ASTMH Annual Meeting 2023blog
Japanese Encephalitis—No Longer Neglected
By: Dr. Nihal Abeysinghe & Dr. Kathy Neuzil
• Dr. Nihal Abeysinghe—Institute for Research & Development in Health and Social Care, Battaramulla, Sri Lanka
• Dr. Kathy Neuzil—Center for Vaccine Development, University of Maryland School of Medicine, Baltimore, MD, United States
Thirty years ago, many children in rural Sri Lanka and across Asia were suffering from an incurable mosquito-transmitted disease sometimes called “brain fever.” Japanese encephalitis (JE) infections were on the rise. Questions about the safety of the most commonly used vaccine, and its cost, limited protections for every citizen.
The consequences of this little-known disease are tragic and for survivors can be lifelong: paralysis, seizures, or the inability to speak. JE and other neglected tropical diseases afflict many of the world’s most vulnerable people.
A model for other new vaccines
The only solution: prevention through immunization.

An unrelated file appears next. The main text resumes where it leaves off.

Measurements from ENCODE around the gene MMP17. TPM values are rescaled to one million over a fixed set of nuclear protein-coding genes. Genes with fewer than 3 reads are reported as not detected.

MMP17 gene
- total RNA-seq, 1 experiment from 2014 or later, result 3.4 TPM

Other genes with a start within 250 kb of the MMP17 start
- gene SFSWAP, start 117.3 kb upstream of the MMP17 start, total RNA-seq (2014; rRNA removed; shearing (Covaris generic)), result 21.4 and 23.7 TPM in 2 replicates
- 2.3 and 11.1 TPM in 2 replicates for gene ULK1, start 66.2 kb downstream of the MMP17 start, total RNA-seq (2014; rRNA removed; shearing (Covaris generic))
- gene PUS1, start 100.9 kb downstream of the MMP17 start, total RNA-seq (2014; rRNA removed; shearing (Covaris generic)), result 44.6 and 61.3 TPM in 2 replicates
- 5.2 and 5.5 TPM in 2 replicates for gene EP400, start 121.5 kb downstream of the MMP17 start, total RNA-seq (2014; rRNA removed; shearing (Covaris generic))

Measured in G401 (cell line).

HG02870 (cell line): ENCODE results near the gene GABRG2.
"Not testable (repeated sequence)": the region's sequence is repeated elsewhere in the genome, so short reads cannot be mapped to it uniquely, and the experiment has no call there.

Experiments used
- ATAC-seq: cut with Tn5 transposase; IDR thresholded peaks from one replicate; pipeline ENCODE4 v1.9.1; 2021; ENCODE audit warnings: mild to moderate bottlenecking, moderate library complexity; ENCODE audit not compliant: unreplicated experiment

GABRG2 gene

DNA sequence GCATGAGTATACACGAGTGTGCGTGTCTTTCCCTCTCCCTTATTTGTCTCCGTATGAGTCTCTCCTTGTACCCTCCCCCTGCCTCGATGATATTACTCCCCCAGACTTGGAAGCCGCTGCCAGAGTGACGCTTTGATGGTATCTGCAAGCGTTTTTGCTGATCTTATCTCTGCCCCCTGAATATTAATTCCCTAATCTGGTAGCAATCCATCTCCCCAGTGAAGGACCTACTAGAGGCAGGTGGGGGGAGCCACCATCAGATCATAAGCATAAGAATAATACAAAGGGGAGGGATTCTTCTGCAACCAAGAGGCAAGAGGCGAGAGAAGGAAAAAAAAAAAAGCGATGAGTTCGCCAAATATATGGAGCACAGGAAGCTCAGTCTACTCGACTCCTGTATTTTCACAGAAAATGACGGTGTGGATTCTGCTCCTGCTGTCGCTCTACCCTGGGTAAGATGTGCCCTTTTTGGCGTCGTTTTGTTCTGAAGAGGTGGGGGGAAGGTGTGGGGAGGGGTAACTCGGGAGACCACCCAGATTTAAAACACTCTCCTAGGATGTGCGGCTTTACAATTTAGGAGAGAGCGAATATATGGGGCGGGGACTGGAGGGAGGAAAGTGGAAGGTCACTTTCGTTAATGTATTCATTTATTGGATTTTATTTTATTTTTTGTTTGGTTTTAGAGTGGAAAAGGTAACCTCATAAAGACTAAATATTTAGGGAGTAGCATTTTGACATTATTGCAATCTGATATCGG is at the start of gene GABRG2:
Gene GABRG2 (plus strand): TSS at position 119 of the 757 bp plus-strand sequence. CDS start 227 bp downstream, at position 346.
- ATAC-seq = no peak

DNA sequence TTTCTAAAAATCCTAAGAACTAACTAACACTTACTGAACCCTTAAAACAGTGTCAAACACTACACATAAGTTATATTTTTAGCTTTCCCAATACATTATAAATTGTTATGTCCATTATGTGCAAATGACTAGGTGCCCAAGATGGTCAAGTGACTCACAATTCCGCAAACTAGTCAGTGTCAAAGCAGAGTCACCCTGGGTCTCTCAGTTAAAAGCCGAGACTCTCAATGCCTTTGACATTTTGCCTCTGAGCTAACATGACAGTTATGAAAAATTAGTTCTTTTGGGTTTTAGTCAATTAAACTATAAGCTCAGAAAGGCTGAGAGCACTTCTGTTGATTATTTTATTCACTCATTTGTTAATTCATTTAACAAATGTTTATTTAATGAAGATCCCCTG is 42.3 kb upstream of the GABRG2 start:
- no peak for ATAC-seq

PATH—a global team of innovators working to accelerate health equity—identified a need for diagnostic tools, surveillance, and access to a reliable, affordable vaccine for use across the region.
PATH identified a little-known vaccine produced and used in China and worked with the manufacturer, Chengdu Institute of Biological Products, to generate evidence of efficacy and safety and to establish a special public-sector price. CD-JEV is the first-ever vaccine produced by a Chinese manufacturer to receive prequalification from the World Health Organization, which helped ten countries introduce or expand JE vaccine programs.
The approval, pricing, and introduction for CD-JEV are a model for harnessing ingenuity that originates in low- and middle-income countries. It is a demonstration of the power of multiple sectors working together—with implications for preventing dengue, typhoid, cholera, and other tropical diseases.
The results: improved health for people who need it most.
Packets containing the Chinese CD-JEV vaccine, a lifesaving vaccine against Japanese encephalitis that has reached more than 300 million children throughout Asia. Photo: PATH/Julie Jacobson
By: Zach Linneman, University of Minnesota
By: Matthew Davis, Burness